Kuthodaw Pagoda, Mandalay © Paul Arps
Mandalay is Myanmar's second-largest city and the former royal capital of the Burmese kingdom. The city is modernising rapidly, due largely to an influx of Chinese money and businessmen, and while amenities and infrastructure are improving many feel that the charm of old Mandalay is receding. Travellers arriving with no past knowledge of the city won't be burdened by comparison and will no doubt find Mandalay enchanting.
A good place to start a visit here is to hike up the 780-foot (240m) stairwell to the top of Mandalay Hill, itself a holy site with an ornately decorated temple and Buddha statue overlooking the former capital city and far-reaching flatlands. Dominating the city's centre are the 150 year-old palace grounds of King Mindon and King Thibaw, with an adjacent temple and wide surrounding moat. More than 50 people were buried alive during construction; and a prison visible below is a reminder that human rights are still a contentious issue. For local travellers the Mahamuni Buddha is one of the most important pilgrimage sites for Buddhists in Myanmar.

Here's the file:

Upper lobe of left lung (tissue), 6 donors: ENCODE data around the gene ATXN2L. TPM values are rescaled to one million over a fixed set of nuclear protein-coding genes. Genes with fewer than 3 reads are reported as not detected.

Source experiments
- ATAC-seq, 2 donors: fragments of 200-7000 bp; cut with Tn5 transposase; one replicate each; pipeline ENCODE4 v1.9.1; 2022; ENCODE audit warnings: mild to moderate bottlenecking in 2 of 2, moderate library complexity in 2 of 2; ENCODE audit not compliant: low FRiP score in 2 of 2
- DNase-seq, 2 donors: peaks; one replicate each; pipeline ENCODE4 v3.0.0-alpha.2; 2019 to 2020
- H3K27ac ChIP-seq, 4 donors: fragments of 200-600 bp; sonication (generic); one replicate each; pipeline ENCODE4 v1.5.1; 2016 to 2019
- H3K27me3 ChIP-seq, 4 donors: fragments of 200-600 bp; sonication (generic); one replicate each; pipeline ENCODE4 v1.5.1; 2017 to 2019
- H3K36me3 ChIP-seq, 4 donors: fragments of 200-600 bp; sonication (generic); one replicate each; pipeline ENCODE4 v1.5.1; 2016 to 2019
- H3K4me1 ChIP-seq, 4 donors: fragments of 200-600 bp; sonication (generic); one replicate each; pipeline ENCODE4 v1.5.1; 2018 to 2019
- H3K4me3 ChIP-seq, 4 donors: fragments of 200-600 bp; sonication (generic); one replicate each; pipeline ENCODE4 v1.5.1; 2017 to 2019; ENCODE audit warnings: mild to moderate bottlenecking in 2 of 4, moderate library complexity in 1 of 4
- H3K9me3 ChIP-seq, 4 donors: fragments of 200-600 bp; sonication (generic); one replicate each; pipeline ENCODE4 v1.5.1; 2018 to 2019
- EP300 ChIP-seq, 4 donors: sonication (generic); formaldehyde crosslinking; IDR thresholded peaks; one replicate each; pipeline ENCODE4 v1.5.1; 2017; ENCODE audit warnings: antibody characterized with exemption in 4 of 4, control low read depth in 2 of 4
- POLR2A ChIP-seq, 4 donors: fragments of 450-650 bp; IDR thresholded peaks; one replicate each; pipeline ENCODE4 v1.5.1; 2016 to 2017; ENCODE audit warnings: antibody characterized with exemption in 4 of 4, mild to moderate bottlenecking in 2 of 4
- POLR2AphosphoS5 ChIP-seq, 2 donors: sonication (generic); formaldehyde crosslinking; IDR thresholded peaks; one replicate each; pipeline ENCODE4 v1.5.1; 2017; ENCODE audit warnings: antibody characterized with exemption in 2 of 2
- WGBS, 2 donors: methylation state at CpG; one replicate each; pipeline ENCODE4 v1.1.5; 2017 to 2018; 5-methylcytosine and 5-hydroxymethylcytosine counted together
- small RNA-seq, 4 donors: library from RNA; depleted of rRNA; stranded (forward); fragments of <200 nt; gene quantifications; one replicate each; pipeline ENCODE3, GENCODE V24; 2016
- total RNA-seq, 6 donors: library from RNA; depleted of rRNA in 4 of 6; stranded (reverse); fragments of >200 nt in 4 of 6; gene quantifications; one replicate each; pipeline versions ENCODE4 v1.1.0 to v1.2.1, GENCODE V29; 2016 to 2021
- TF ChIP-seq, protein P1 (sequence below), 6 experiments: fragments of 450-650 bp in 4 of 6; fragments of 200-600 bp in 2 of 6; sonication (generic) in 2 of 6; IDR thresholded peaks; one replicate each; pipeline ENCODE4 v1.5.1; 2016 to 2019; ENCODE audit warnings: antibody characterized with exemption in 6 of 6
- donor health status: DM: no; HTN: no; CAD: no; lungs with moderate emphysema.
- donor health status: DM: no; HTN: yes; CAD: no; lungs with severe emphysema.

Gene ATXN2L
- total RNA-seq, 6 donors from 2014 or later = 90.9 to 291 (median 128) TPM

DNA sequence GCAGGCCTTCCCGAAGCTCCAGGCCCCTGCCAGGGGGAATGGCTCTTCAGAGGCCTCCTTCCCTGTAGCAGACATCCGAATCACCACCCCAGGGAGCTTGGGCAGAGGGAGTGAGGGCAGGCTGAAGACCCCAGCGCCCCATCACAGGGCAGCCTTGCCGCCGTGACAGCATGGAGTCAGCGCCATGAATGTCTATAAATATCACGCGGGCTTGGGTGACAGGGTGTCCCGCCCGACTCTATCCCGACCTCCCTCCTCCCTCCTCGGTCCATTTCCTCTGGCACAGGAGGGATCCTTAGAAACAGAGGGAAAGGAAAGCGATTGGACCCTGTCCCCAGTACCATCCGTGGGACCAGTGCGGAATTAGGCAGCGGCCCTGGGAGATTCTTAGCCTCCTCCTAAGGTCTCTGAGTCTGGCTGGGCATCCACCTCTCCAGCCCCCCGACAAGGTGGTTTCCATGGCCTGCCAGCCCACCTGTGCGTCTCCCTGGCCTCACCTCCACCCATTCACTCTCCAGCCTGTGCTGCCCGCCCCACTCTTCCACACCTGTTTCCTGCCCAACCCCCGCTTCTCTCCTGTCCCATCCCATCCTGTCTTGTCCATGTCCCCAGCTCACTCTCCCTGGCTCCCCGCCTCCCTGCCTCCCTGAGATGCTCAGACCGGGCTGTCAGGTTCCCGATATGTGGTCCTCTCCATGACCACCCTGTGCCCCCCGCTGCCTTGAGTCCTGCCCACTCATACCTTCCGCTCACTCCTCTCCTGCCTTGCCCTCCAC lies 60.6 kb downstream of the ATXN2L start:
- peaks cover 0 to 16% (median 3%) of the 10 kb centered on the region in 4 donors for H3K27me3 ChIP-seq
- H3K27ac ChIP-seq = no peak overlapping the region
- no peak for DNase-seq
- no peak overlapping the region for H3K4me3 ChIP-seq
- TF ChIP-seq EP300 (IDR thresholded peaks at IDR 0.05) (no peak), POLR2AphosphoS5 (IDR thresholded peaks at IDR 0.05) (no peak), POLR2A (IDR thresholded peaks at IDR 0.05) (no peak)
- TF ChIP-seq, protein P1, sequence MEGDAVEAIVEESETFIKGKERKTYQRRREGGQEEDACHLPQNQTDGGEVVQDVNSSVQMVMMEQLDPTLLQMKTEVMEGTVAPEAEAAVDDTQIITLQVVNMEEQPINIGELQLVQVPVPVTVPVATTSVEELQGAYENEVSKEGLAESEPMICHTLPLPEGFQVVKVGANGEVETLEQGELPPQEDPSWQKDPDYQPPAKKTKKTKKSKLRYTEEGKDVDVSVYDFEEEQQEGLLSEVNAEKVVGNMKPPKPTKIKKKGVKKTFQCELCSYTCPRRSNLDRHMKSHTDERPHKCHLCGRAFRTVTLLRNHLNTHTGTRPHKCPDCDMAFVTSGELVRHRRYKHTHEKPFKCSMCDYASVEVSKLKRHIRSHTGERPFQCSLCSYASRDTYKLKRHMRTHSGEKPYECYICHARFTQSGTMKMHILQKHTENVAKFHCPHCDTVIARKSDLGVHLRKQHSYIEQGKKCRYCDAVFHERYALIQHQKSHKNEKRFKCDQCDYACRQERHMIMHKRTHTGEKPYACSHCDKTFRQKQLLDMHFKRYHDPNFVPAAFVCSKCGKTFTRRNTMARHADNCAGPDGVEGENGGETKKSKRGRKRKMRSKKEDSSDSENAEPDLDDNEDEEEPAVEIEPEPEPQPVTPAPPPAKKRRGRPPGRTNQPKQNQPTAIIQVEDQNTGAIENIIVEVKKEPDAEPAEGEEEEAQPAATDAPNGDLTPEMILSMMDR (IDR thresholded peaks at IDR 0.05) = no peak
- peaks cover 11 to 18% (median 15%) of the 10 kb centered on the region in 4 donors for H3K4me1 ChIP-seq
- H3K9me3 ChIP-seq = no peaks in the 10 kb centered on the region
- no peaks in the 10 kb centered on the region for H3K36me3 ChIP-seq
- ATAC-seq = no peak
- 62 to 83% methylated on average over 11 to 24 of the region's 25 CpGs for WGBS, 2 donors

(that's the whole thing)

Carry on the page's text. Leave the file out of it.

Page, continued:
Aside from sightseeing, shopping is Mandalay's major pastime. A fun jewel market, where visitors can watch craftsmen shape gems, is worth a visit. Crafts such as monk's umbrellas, gold leaf, ornate furniture, and lacquer-ware are made and sold in the city. Motorbike taxis seem a bit overeager in a city where horses and wagons are traditionally more common; better to use the trishaw and fall into Mandalay's slow rhythms. Bland guesthouses are splashed about the city offering cheap accommodation, but there are a few gems awaiting tired travellers.